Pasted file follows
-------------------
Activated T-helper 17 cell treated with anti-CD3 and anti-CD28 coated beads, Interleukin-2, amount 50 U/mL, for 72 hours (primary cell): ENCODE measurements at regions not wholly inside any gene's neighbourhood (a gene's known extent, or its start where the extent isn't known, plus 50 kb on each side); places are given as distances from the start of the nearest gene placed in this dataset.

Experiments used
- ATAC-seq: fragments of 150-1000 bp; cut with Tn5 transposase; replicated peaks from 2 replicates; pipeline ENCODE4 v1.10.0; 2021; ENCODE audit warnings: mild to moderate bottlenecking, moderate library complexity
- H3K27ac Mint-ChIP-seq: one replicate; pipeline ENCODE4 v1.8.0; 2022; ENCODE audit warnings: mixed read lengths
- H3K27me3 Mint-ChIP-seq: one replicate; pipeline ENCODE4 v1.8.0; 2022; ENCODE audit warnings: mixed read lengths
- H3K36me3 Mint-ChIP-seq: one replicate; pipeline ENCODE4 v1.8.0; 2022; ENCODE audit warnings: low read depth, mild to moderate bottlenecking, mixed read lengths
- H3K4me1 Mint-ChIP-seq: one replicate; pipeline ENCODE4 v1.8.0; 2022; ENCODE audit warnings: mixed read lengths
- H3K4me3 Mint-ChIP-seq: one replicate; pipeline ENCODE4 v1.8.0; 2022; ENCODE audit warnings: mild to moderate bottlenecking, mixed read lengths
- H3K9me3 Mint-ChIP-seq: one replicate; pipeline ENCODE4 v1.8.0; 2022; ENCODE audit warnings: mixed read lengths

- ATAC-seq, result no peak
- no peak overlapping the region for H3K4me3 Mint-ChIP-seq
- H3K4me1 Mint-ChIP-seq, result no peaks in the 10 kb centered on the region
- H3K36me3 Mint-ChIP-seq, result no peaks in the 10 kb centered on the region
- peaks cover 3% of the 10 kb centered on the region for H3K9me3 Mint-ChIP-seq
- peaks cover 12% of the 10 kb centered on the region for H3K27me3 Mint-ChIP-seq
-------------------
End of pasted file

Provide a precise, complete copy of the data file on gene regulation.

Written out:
Activated T-helper 17 cell treated with anti-CD3 and anti-CD28 coated beads, Interleukin-2, amount 50 U/mL, for 72 hours (primary cell): ENCODE measurements at regions not wholly inside any gene's neighbourhood (a gene's known extent, or its start where the extent isn't known, plus 50 kb on each side); places are given as distances from the start of the nearest gene placed in this dataset.

Experiments used
- ATAC-seq: fragments of 150-1000 bp; cut with Tn5 transposase; replicated peaks from 2 replicates; pipeline ENCODE4 v1.10.0; 2021; ENCODE audit warnings: mild to moderate bottlenecking, moderate library complexity
- H3K27ac Mint-ChIP-seq: one replicate; pipeline ENCODE4 v1.8.0; 2022; ENCODE audit warnings: mixed read lengths
- H3K27me3 Mint-ChIP-seq: one replicate; pipeline ENCODE4 v1.8.0; 2022; ENCODE audit warnings: mixed read lengths
- H3K36me3 Mint-ChIP-seq: one replicate; pipeline ENCODE4 v1.8.0; 2022; ENCODE audit warnings: low read depth, mild to moderate bottlenecking, mixed read lengths
- H3K4me1 Mint-ChIP-seq: one replicate; pipeline ENCODE4 v1.8.0; 2022; ENCODE audit warnings: mixed read lengths
- H3K4me3 Mint-ChIP-seq: one replicate; pipeline ENCODE4 v1.8.0; 2022; ENCODE audit warnings: mild to moderate bottlenecking, mixed read lengths
- H3K9me3 Mint-ChIP-seq: one replicate; pipeline ENCODE4 v1.8.0; 2022; ENCODE audit warnings: mixed read lengths

- ATAC-seq, result no peak
- no peak overlapping the region for H3K4me3 Mint-ChIP-seq
- H3K4me1 Mint-ChIP-seq, result no peaks in the 10 kb centered on the region
- H3K36me3 Mint-ChIP-seq, result no peaks in the 10 kb centered on the region
- peaks cover 3% of the 10 kb centered on the region for H3K9me3 Mint-ChIP-seq
- peaks cover 12% of the 10 kb centered on the region for H3K27me3 Mint-ChIP-seq